US20080054638A1 - Hybrid power harvesting and method - Google Patents

Hybrid power harvesting and method Download PDF

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US20080054638A1
US20080054638A1 US11/897,346 US89734607A US2008054638A1 US 20080054638 A1 US20080054638 A1 US 20080054638A1 US 89734607 A US89734607 A US 89734607A US 2008054638 A1 US2008054638 A1 US 2008054638A1
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energy
system
described
type
power
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US8159090B2 (en
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Charles Greene
Daniel Harrist
John Shearer
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Powercast Corp
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Powercast Corp
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    • HELECTRICITY
    • H02GENERATION; CONVERSION OR DISTRIBUTION OF ELECTRIC POWER
    • H02JCIRCUIT ARRANGEMENTS OR SYSTEMS FOR SUPPLYING OR DISTRIBUTING ELECTRIC POWER; SYSTEMS FOR STORING ELECTRIC ENERGY
    • H02J50/00Circuit arrangements or systems for wireless supply or distribution of electric power
    • H02J50/40Circuit arrangements or systems for wireless supply or distribution of electric power using two or more transmitting or receiving devices
    • HELECTRICITY
    • H02GENERATION; CONVERSION OR DISTRIBUTION OF ELECTRIC POWER
    • H02JCIRCUIT ARRANGEMENTS OR SYSTEMS FOR SUPPLYING OR DISTRIBUTING ELECTRIC POWER; SYSTEMS FOR STORING ELECTRIC ENERGY
    • H02J17/00Systems for supplying or distributing electric power by electromagnetic waves
    • HELECTRICITY
    • H02GENERATION; CONVERSION OR DISTRIBUTION OF ELECTRIC POWER
    • H02JCIRCUIT ARRANGEMENTS OR SYSTEMS FOR SUPPLYING OR DISTRIBUTING ELECTRIC POWER; SYSTEMS FOR STORING ELECTRIC ENERGY
    • H02J50/00Circuit arrangements or systems for wireless supply or distribution of electric power
    • H02J50/10Circuit arrangements or systems for wireless supply or distribution of electric power using inductive coupling
    • HELECTRICITY
    • H02GENERATION; CONVERSION OR DISTRIBUTION OF ELECTRIC POWER
    • H02JCIRCUIT ARRANGEMENTS OR SYSTEMS FOR SUPPLYING OR DISTRIBUTING ELECTRIC POWER; SYSTEMS FOR STORING ELECTRIC ENERGY
    • H02J50/00Circuit arrangements or systems for wireless supply or distribution of electric power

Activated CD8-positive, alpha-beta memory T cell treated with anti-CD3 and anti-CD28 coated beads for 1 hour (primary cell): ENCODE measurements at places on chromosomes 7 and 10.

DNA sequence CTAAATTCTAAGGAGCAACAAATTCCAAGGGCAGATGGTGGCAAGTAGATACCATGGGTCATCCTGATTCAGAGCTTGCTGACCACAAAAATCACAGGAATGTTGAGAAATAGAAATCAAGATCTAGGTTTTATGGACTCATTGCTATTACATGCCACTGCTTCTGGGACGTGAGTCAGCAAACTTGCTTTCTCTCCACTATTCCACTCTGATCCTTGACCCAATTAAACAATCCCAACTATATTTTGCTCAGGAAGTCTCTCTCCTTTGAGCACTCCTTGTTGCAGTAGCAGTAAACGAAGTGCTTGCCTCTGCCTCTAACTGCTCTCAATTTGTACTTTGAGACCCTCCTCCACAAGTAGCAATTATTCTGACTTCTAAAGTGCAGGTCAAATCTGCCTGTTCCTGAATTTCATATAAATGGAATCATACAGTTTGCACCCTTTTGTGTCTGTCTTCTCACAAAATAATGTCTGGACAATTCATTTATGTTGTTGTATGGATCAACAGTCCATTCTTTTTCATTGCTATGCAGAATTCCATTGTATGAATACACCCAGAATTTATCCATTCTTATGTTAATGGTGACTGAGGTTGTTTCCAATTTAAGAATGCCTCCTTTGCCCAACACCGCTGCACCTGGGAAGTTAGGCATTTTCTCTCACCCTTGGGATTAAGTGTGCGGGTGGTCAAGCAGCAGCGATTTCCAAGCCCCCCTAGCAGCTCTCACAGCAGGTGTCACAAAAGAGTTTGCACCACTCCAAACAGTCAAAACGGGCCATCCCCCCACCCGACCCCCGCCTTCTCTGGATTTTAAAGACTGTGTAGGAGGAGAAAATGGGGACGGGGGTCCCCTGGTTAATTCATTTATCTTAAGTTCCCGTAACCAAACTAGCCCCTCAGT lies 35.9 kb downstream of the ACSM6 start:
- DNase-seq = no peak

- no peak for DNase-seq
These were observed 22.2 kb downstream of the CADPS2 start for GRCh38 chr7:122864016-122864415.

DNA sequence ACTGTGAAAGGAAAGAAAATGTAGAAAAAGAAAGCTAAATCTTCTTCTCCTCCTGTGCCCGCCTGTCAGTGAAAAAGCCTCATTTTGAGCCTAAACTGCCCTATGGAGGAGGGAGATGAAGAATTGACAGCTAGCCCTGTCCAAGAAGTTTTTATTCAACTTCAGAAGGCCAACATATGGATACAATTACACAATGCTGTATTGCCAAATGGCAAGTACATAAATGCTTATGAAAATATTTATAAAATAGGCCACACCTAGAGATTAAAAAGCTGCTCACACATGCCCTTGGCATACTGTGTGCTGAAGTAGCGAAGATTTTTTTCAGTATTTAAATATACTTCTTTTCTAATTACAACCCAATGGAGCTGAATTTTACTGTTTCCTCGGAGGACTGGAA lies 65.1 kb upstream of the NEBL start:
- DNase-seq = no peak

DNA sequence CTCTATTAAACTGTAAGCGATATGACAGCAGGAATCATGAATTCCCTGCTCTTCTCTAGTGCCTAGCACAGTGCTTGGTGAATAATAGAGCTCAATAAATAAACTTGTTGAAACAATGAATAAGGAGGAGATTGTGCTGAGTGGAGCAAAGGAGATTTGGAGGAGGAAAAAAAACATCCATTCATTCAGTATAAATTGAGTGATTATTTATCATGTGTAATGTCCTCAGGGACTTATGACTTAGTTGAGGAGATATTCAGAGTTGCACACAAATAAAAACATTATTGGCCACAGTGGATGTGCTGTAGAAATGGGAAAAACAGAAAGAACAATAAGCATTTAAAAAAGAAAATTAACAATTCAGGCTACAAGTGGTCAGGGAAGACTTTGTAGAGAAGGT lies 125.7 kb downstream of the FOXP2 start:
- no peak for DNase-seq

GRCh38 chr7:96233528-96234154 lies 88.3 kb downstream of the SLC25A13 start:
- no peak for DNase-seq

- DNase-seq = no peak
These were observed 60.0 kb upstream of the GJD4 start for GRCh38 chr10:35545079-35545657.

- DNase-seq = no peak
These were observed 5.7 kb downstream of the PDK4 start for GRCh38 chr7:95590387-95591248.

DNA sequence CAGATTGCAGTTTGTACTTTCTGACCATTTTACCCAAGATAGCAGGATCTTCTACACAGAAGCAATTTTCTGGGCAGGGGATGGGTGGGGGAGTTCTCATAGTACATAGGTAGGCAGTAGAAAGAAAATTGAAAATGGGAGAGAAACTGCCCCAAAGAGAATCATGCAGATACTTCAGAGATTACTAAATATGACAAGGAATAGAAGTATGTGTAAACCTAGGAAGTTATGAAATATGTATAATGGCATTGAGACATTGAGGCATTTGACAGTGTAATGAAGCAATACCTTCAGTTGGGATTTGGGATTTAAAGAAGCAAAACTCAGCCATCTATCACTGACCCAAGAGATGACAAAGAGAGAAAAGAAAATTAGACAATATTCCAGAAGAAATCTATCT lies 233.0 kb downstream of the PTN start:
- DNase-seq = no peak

• H02J50/20Circuit arrangements or systems for wireless supply or distribution of electric power using microwaves or radio frequency waves
    • HELECTRICITY
    • H02GENERATION; CONVERSION OR DISTRIBUTION OF ELECTRIC POWER
    • H02JCIRCUIT ARRANGEMENTS OR SYSTEMS FOR SUPPLYING OR DISTRIBUTING ELECTRIC POWER; SYSTEMS FOR STORING ELECTRIC ENERGY
    • H02J7/00Circuit arrangements for charging or depolarising batteries or for supplying loads from batteries
    • H02J7/02Circuit arrangements for charging or depolarising batteries or for supplying loads from batteries for charging batteries from ac mains by converters
    • H02J7/022Circuit arrangements for charging or depolarising batteries or for supplying loads from batteries for charging batteries from ac mains by converters characterised by the type of converter
    • H02J7/025Circuit arrangements for charging or depolarising batteries or for supplying loads from batteries for charging batteries from ac mains by converters characterised by the type of converter using non-contact coupling, e.g. inductive, capacitive

Abstract

A system of providing energy includes a transmitter for sending wirelessly a first type of energy and at least a second type of energy different from the first type of energy. The system includes a receiver for receiving wirelessly the first type of energy and converting it to usable energy. A transmitter for transmitting power wirelessly. A receiver for receiving wirelessly transmitted power. A method for providing energy.

Description

    FIELD OF THE INVENTION
  • The present invention is directed to power harvesting transmitters, receivers, and systems that combines two or more types of energy for wireless power transfer. The invention preferably uses radio frequency (RF) energy as a source of energy.
  • BACKGROUND OF THE INVENTION
  • As processor capabilities have expanded and power requirements have decreased, there has been an ongoing explosion of devices that operate completely independent of wires or power cords. These “untethered” devices range from cell phones and wireless keyboards to building sensors and active Radio Frequency Identification (RFID) tags.
  • Engineers and designers of these untethered devices continue to have to deal with the limitations of portable power sources, primarily using batteries as the key design parameter. While the performance of processors and portable devices has been doubling every 18-24 months (driven by Moore's law), battery technology in terms of capacity has only been growing at 6% per year.
  • Even with power conscious designs and the latest in battery technology, many devices do not meet the lifetime cost and maintenance requirements for applications that require a large number of untethered devices, such as logistics and building automation. Today's devices that need two-way communication require scheduled maintenance every three to 18 months to replace or recharge the device's power source (typically a battery). One-way devices that simply broadcast their status without receiving any signals, such as automated utility meter readers, have a better battery life typically requiring replacement within 10 years. For both device types, scheduled power-source maintenance is costly and can be disruptive to the entire system that a device is intended to monitor and/or control. Unscheduled maintenance trips are even more costly and disruptive. On a macro level, the relatively high cost associated with the internal battery also reduces the practical, or economically viable, number of devices that can be deployed.